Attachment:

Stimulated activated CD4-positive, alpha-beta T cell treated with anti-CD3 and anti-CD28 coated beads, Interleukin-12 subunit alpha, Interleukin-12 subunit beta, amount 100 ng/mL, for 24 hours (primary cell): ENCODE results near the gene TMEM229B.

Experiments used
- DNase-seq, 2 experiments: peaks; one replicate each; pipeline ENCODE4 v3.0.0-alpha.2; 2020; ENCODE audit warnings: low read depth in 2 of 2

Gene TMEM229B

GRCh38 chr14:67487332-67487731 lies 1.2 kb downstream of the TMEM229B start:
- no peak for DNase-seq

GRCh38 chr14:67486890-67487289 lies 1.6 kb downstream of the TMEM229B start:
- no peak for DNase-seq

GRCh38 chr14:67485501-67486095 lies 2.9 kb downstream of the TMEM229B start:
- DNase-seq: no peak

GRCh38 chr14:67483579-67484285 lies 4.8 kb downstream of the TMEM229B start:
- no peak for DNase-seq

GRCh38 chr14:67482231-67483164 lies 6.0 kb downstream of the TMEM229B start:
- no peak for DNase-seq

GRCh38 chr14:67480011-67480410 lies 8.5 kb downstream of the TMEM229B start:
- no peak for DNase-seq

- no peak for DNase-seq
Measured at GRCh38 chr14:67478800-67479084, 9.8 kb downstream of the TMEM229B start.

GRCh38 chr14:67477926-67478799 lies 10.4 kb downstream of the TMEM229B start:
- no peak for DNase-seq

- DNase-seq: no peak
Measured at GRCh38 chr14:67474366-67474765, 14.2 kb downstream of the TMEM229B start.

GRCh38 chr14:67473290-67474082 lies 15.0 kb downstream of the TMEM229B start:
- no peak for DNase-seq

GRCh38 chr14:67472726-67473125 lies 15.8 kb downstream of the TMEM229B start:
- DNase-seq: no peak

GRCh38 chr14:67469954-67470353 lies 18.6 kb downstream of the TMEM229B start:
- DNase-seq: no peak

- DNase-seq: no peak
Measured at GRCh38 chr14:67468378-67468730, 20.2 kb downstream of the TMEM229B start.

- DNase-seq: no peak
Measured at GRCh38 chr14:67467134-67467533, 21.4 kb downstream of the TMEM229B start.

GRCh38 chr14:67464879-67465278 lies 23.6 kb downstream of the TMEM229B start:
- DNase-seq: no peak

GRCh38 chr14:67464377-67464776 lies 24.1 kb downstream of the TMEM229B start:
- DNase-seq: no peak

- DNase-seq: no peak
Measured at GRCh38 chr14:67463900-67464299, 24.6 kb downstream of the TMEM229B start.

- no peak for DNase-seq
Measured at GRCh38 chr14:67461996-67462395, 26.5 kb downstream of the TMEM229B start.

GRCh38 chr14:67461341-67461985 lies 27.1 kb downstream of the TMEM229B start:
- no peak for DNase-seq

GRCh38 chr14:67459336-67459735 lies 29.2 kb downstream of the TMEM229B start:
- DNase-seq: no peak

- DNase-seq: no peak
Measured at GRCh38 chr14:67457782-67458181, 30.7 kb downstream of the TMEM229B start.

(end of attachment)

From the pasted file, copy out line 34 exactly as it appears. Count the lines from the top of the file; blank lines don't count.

- DNase-seq: no peak